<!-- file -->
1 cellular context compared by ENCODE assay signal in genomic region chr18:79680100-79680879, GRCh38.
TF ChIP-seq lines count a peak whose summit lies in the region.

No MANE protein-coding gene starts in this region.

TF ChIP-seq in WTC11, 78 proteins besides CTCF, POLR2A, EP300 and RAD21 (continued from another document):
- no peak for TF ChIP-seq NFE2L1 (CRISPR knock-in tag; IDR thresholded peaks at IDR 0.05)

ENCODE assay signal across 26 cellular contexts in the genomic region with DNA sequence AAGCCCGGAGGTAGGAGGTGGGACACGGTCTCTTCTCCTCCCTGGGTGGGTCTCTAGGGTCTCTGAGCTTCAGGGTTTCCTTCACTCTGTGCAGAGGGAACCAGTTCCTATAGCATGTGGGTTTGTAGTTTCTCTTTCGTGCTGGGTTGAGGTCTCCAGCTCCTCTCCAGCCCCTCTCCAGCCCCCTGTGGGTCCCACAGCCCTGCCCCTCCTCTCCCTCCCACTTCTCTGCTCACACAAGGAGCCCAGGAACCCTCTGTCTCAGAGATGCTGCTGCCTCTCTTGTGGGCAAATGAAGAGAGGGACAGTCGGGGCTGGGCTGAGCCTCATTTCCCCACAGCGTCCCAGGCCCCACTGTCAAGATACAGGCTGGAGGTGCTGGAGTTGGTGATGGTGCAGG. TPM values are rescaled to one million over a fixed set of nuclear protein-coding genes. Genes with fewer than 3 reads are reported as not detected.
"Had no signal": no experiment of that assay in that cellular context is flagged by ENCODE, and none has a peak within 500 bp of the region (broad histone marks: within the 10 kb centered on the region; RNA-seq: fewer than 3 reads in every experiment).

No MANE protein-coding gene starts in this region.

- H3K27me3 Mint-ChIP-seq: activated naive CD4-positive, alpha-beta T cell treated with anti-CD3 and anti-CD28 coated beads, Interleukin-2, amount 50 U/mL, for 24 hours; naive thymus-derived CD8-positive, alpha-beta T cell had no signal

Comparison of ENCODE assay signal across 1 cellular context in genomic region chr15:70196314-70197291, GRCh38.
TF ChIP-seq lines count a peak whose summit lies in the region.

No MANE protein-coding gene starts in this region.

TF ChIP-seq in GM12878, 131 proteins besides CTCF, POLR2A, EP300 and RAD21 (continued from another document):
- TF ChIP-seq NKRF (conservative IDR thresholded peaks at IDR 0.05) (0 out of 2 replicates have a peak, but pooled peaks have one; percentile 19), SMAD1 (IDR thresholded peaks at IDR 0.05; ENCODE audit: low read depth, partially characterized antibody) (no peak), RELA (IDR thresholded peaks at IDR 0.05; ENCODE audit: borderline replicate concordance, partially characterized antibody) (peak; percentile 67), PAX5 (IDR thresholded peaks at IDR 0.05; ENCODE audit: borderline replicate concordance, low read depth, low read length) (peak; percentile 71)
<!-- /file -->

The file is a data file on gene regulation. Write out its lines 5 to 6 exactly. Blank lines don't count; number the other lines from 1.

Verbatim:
- no peak for TF ChIP-seq NFE2L1 (CRISPR knock-in tag; IDR thresholded peaks at IDR 0.05)

ENCODE assay signal across 26 cellular contexts in the genomic region with DNA sequence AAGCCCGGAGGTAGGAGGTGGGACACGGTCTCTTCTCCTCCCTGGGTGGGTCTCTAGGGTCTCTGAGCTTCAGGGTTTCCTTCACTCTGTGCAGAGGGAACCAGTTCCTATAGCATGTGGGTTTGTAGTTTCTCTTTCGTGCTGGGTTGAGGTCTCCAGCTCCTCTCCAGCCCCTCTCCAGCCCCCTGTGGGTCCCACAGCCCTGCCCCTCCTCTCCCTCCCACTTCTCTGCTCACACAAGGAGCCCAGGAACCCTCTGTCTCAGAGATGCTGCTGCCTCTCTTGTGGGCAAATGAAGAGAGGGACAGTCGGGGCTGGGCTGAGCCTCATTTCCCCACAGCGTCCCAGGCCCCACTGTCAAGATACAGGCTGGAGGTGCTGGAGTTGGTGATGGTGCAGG. TPM values are rescaled to one million over a fixed set of nuclear protein-coding genes. Genes with fewer than 3 reads are reported as not detected.